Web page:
Based on the embryo development in the eggs it seems clear that each octant has a different genome. Sure, one Tetra might have a 'twin' octant, but it's rare. Even if they do, each octant still almost certainly has genes from all four parents.
- 4-5 together as a well coordinated team is most common. (About 80% of observed teams.)
- 3 and 6 member teams are not uncommon, but notable. (<20% of observed teams.)
- 2 and 7 member teams have been seen. (< 1% of observed teams.)
- Individuals appear to be unstable and unpredictable in their behaviours and skills.
- No team of 8 or more has been observed.
Perhaps the biggest unanswered question is how Tetras were able to spawn into our reality, just appearing at local noon. High speed cameras were prepared and arranged in predicted spawn points, successfully capturing the appearance of the creatures. They appear as a 3D 'wipe-fade' at the high-noon line. While on Earth their personal technology is almost all easily recognizable as basic mechanical tools. About ⅓ of Tetras wear a fairly bulky back-pack like structure carrying what appears to be computers based on carbon nano-tubes, fibre optics, and solid-hydrogen conductors.
Some tools are universal. They carry utility knives, wrenches, hammers, and the like. Their electronics and computerized tools do not have any visible interfaces and appear to be activated and controlled by interactions with the Tetras' personal magnetic and electrical fields.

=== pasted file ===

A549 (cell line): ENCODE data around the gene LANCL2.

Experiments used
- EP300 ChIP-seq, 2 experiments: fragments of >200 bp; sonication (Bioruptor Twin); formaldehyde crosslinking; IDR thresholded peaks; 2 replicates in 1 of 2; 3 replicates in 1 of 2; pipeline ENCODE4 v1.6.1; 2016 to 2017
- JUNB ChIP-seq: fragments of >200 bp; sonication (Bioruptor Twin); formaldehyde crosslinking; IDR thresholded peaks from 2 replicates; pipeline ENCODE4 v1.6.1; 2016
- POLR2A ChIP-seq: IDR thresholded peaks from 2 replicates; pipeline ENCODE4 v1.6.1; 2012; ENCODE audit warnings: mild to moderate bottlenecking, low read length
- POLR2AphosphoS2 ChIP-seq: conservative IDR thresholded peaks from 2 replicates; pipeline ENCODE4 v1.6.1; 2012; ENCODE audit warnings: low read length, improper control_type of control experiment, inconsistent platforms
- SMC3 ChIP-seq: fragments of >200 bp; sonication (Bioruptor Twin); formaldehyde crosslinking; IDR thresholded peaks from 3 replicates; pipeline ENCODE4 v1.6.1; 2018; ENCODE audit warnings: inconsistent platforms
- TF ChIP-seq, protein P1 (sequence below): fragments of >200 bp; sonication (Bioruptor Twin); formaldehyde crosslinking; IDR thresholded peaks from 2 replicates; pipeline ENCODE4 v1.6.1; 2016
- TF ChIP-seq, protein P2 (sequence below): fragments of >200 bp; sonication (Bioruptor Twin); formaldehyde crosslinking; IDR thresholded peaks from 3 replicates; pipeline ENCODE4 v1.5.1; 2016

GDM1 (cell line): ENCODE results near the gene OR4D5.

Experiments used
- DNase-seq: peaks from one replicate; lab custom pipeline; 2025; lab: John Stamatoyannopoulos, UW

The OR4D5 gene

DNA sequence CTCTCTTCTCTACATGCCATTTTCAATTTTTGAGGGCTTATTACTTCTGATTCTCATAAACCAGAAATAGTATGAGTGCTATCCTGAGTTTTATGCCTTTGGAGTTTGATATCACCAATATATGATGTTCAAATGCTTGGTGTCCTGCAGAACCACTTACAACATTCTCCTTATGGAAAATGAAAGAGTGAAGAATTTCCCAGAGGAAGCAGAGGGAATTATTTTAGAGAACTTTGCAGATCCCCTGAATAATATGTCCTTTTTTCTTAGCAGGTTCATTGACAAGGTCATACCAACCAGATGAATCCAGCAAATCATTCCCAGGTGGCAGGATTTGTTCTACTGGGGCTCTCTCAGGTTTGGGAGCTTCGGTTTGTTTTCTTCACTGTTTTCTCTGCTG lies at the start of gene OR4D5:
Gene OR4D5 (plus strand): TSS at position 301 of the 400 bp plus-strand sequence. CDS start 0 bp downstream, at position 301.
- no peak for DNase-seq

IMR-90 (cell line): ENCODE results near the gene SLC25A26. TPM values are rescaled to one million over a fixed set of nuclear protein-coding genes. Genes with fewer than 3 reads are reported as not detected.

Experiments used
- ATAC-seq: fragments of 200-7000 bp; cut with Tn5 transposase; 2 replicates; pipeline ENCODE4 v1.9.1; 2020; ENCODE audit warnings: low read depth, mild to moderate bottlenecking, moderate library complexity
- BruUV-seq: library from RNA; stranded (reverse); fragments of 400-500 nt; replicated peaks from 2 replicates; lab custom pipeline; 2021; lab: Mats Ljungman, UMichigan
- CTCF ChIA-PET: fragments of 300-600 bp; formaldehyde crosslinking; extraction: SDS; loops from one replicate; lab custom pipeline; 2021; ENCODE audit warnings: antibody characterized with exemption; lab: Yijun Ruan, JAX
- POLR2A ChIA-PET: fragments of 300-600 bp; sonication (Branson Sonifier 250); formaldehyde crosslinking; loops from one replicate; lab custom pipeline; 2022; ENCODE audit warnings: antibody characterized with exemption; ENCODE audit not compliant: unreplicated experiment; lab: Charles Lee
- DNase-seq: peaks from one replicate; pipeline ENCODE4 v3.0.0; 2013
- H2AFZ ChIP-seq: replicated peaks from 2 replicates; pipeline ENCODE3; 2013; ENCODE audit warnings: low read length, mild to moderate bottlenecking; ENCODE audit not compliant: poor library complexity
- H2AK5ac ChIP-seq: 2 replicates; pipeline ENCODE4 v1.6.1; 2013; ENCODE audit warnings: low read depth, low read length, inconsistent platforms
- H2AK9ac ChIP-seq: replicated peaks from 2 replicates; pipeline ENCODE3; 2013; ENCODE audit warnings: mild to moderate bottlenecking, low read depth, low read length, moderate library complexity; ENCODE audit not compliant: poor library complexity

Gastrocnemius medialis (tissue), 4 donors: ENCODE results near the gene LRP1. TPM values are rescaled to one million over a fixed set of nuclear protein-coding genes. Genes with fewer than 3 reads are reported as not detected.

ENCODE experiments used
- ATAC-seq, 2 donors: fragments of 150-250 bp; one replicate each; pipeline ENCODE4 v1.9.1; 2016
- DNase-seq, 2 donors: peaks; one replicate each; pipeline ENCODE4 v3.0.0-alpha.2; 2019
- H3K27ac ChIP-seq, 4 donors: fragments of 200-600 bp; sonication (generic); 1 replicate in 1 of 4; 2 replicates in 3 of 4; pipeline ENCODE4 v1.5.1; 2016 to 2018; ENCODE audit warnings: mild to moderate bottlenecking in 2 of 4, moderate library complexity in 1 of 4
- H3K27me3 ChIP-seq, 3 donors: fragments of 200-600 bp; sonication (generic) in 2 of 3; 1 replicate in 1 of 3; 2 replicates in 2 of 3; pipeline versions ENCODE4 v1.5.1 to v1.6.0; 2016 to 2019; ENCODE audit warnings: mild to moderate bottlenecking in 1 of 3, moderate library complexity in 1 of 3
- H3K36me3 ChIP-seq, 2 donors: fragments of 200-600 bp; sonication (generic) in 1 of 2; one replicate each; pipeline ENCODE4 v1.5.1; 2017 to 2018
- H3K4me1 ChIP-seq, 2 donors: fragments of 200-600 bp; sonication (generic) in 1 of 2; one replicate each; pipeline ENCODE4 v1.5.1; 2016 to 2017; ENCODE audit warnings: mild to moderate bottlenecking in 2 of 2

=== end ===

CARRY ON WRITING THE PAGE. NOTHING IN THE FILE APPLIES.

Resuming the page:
Raw notes for future cleanup.
- They are appearing inside of buildings. Even shielded facilities. They do not appear to be breaking in anywhere, just manifesting spontaneously. High-speed video footage shows them appearing in a wipe fade sort of way.
- This is why it is being called spawning, like in a video game.
- Today they have attacked no one, broken into nothing, and caused no harm directly.
- Their main behaviour seems to be roaming around, scanning things with their bodies and with tools, and then exploring more areas.
- They have defended themselves in a few different ways. Although they have not initiated an attack on anyone
- Their primary defense seems to be to get out of the way. They are astonishingly good at dodging projectiles.
- They also have thick quills blanketing their more vital areas, which act like bullet proof vests. Well at least at low calibers.
- They climb like mofos too, making them very hard to grab. Four arms and two powerful trunks do not make attackers happy.
- They have been witnessed using targeted high frequency sonic blasts to confuse and disorient humans.
- Oh, and they can lash out with their trunks with high magnetic fields activated and snatch weapons away from attackers.
- Those magnetic fields allow them to hang from a flat metallic services easily. They can't warm up them as well. The trunks are fully prehensile and capable of lifting the entire weight of a Tetra.
... It has been a busy 5 hours since they first appeared.